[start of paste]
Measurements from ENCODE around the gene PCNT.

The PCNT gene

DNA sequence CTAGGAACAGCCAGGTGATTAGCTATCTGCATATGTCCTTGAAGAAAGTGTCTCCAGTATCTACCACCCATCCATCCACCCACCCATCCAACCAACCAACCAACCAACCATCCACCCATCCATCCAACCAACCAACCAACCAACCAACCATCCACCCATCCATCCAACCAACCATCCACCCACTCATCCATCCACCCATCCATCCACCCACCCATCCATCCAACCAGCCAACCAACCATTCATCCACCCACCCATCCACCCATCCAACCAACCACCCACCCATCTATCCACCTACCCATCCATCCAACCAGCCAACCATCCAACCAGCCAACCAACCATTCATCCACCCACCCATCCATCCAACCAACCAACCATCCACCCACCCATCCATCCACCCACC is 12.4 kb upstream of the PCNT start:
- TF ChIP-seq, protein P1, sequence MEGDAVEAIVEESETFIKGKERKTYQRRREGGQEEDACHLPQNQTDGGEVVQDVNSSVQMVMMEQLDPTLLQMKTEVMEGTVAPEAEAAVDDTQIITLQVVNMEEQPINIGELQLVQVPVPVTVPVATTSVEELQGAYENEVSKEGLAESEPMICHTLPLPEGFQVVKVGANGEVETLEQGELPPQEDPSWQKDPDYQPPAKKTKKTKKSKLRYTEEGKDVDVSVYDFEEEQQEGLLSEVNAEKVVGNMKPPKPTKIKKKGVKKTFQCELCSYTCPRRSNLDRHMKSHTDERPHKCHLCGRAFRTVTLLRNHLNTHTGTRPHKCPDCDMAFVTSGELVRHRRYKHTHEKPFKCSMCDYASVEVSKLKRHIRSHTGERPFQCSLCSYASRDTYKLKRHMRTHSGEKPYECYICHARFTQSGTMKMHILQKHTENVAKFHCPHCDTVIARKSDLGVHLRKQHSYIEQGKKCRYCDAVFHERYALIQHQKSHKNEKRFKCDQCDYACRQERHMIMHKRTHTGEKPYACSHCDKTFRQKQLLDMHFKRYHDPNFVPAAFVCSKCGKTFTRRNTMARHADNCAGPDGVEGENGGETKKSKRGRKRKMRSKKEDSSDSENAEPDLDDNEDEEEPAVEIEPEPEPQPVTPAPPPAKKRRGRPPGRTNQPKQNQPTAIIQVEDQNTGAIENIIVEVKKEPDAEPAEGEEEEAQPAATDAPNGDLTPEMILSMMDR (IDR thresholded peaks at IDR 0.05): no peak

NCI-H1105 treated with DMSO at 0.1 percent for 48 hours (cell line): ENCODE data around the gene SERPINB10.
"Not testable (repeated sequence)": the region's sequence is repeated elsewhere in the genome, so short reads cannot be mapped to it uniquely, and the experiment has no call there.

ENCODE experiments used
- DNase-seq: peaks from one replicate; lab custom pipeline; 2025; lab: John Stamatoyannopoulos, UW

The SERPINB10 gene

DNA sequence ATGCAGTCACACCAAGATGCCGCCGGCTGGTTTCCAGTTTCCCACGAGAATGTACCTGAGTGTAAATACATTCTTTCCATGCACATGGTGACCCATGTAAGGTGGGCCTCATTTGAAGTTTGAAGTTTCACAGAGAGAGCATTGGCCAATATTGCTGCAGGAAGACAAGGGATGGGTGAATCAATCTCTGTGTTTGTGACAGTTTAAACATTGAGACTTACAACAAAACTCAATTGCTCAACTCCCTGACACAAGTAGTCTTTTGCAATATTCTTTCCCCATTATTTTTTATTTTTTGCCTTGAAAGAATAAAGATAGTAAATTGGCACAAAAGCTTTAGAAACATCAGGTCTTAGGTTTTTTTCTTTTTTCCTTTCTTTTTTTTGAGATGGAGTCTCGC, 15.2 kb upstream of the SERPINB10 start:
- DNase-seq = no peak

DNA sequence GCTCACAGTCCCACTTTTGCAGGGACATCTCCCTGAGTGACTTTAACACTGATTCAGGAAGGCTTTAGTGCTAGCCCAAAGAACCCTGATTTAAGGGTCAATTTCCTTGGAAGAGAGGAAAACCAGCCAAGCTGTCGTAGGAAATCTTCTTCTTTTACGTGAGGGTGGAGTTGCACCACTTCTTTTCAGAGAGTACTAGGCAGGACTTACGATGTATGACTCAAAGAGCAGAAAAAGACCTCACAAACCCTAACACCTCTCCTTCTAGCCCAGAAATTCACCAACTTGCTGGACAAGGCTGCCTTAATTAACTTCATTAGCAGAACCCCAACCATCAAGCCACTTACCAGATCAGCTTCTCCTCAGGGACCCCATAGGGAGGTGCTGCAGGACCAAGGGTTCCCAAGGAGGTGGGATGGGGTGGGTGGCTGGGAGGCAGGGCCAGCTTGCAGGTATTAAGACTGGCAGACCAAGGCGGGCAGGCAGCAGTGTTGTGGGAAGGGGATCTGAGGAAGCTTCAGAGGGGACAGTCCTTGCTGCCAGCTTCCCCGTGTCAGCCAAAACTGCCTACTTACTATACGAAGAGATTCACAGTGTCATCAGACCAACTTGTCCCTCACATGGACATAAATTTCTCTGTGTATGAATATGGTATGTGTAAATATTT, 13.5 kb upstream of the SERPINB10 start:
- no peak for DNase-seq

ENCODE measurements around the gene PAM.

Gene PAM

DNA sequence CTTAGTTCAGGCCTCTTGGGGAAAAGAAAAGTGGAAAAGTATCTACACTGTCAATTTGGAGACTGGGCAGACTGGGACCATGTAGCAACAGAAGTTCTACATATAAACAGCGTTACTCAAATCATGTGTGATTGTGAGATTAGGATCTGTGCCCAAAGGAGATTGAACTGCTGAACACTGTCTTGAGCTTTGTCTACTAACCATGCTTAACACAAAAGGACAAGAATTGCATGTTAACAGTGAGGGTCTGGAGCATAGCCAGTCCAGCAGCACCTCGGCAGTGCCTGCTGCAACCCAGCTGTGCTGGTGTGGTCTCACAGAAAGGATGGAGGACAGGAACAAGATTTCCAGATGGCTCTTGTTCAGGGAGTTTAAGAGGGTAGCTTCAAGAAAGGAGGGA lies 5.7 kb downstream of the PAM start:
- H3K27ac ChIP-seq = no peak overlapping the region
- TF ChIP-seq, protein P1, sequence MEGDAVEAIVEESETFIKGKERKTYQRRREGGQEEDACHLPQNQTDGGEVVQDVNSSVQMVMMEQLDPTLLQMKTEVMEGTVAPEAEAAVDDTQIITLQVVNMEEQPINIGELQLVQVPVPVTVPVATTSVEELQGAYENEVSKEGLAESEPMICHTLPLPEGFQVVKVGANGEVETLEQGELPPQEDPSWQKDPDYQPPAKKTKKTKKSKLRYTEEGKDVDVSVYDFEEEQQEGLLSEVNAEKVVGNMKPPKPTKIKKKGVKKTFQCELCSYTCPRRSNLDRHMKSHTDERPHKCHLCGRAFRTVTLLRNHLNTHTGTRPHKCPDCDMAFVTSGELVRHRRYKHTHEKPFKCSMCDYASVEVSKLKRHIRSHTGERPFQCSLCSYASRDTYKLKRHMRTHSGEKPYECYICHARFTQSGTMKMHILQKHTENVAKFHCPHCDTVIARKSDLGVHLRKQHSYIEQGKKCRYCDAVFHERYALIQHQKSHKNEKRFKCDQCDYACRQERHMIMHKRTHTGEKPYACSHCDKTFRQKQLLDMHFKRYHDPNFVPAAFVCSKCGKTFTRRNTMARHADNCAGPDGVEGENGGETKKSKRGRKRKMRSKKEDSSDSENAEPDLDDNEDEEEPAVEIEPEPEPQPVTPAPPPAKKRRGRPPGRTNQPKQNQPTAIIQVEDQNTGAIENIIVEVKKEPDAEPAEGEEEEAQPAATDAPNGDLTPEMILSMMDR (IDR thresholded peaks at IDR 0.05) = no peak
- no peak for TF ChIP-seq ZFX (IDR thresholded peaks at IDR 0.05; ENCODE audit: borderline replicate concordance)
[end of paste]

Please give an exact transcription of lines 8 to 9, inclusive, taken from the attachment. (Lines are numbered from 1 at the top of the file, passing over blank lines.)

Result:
- DNase-seq: peaks from one replicate; lab custom pipeline; 2025; lab: John Stamatoyannopoulos, UW

The SERPINB10 gene